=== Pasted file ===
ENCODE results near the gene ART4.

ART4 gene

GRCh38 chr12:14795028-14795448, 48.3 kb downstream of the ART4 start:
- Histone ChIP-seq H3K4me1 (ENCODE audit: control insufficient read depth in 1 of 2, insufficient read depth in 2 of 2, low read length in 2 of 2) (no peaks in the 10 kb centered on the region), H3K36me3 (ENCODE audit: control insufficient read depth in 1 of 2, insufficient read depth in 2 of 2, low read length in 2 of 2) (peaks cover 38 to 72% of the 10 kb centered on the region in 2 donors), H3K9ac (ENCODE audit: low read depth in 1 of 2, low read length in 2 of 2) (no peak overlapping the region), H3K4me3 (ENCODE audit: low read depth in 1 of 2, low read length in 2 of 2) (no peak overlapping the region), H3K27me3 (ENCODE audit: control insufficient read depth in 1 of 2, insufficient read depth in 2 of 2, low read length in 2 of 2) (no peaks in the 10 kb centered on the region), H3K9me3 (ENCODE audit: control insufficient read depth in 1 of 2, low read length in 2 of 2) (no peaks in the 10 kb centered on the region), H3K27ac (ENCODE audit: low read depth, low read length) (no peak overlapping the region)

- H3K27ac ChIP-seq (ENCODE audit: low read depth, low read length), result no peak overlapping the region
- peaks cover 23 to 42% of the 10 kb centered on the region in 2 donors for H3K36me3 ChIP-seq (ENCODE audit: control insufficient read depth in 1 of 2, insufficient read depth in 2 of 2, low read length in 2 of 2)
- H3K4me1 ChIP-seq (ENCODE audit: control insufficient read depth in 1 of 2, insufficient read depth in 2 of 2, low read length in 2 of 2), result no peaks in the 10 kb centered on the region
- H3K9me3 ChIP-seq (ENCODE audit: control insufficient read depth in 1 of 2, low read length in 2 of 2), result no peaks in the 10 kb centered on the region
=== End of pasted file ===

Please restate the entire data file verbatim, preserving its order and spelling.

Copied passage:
ENCODE results near the gene ART4.

ART4 gene

GRCh38 chr12:14795028-14795448, 48.3 kb downstream of the ART4 start:
- Histone ChIP-seq H3K4me1 (ENCODE audit: control insufficient read depth in 1 of 2, insufficient read depth in 2 of 2, low read length in 2 of 2) (no peaks in the 10 kb centered on the region), H3K36me3 (ENCODE audit: control insufficient read depth in 1 of 2, insufficient read depth in 2 of 2, low read length in 2 of 2) (peaks cover 38 to 72% of the 10 kb centered on the region in 2 donors), H3K9ac (ENCODE audit: low read depth in 1 of 2, low read length in 2 of 2) (no peak overlapping the region), H3K4me3 (ENCODE audit: low read depth in 1 of 2, low read length in 2 of 2) (no peak overlapping the region), H3K27me3 (ENCODE audit: control insufficient read depth in 1 of 2, insufficient read depth in 2 of 2, low read length in 2 of 2) (no peaks in the 10 kb centered on the region), H3K9me3 (ENCODE audit: control insufficient read depth in 1 of 2, low read length in 2 of 2) (no peaks in the 10 kb centered on the region), H3K27ac (ENCODE audit: low read depth, low read length) (no peak overlapping the region)

- H3K27ac ChIP-seq (ENCODE audit: low read depth, low read length), result no peak overlapping the region
- peaks cover 23 to 42% of the 10 kb centered on the region in 2 donors for H3K36me3 ChIP-seq (ENCODE audit: control insufficient read depth in 1 of 2, insufficient read depth in 2 of 2, low read length in 2 of 2)
- H3K4me1 ChIP-seq (ENCODE audit: control insufficient read depth in 1 of 2, insufficient read depth in 2 of 2, low read length in 2 of 2), result no peaks in the 10 kb centered on the region
- H3K9me3 ChIP-seq (ENCODE audit: control insufficient read depth in 1 of 2, low read length in 2 of 2), result no peaks in the 10 kb centered on the region